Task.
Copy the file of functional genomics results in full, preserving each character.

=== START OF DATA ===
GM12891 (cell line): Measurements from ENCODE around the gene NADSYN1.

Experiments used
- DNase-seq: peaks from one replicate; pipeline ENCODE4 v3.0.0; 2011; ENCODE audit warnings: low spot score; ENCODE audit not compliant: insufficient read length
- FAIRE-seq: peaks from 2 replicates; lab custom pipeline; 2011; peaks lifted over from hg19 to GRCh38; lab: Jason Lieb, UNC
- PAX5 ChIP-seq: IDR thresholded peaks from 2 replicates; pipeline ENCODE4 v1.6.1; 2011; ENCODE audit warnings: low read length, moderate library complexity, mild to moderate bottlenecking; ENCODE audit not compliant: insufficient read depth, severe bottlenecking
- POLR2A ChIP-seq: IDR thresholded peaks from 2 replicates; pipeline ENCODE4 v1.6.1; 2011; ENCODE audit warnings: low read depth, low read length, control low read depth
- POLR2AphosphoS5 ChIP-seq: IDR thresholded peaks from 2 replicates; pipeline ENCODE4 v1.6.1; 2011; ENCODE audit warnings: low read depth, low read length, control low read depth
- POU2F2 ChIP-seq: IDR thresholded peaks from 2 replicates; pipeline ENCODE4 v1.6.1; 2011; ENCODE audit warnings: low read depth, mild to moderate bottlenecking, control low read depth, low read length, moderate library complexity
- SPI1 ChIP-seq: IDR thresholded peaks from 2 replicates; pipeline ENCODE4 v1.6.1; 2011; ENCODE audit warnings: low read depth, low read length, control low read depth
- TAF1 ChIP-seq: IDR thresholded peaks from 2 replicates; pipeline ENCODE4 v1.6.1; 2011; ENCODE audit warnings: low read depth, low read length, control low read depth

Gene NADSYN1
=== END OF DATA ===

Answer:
GM12891 (cell line): Measurements from ENCODE around the gene NADSYN1.

Experiments used
- DNase-seq: peaks from one replicate; pipeline ENCODE4 v3.0.0; 2011; ENCODE audit warnings: low spot score; ENCODE audit not compliant: insufficient read length
- FAIRE-seq: peaks from 2 replicates; lab custom pipeline; 2011; peaks lifted over from hg19 to GRCh38; lab: Jason Lieb, UNC
- PAX5 ChIP-seq: IDR thresholded peaks from 2 replicates; pipeline ENCODE4 v1.6.1; 2011; ENCODE audit warnings: low read length, moderate library complexity, mild to moderate bottlenecking; ENCODE audit not compliant: insufficient read depth, severe bottlenecking
- POLR2A ChIP-seq: IDR thresholded peaks from 2 replicates; pipeline ENCODE4 v1.6.1; 2011; ENCODE audit warnings: low read depth, low read length, control low read depth
- POLR2AphosphoS5 ChIP-seq: IDR thresholded peaks from 2 replicates; pipeline ENCODE4 v1.6.1; 2011; ENCODE audit warnings: low read depth, low read length, control low read depth
- POU2F2 ChIP-seq: IDR thresholded peaks from 2 replicates; pipeline ENCODE4 v1.6.1; 2011; ENCODE audit warnings: low read depth, mild to moderate bottlenecking, control low read depth, low read length, moderate library complexity
- SPI1 ChIP-seq: IDR thresholded peaks from 2 replicates; pipeline ENCODE4 v1.6.1; 2011; ENCODE audit warnings: low read depth, low read length, control low read depth
- TAF1 ChIP-seq: IDR thresholded peaks from 2 replicates; pipeline ENCODE4 v1.6.1; 2011; ENCODE audit warnings: low read depth, low read length, control low read depth

Gene NADSYN1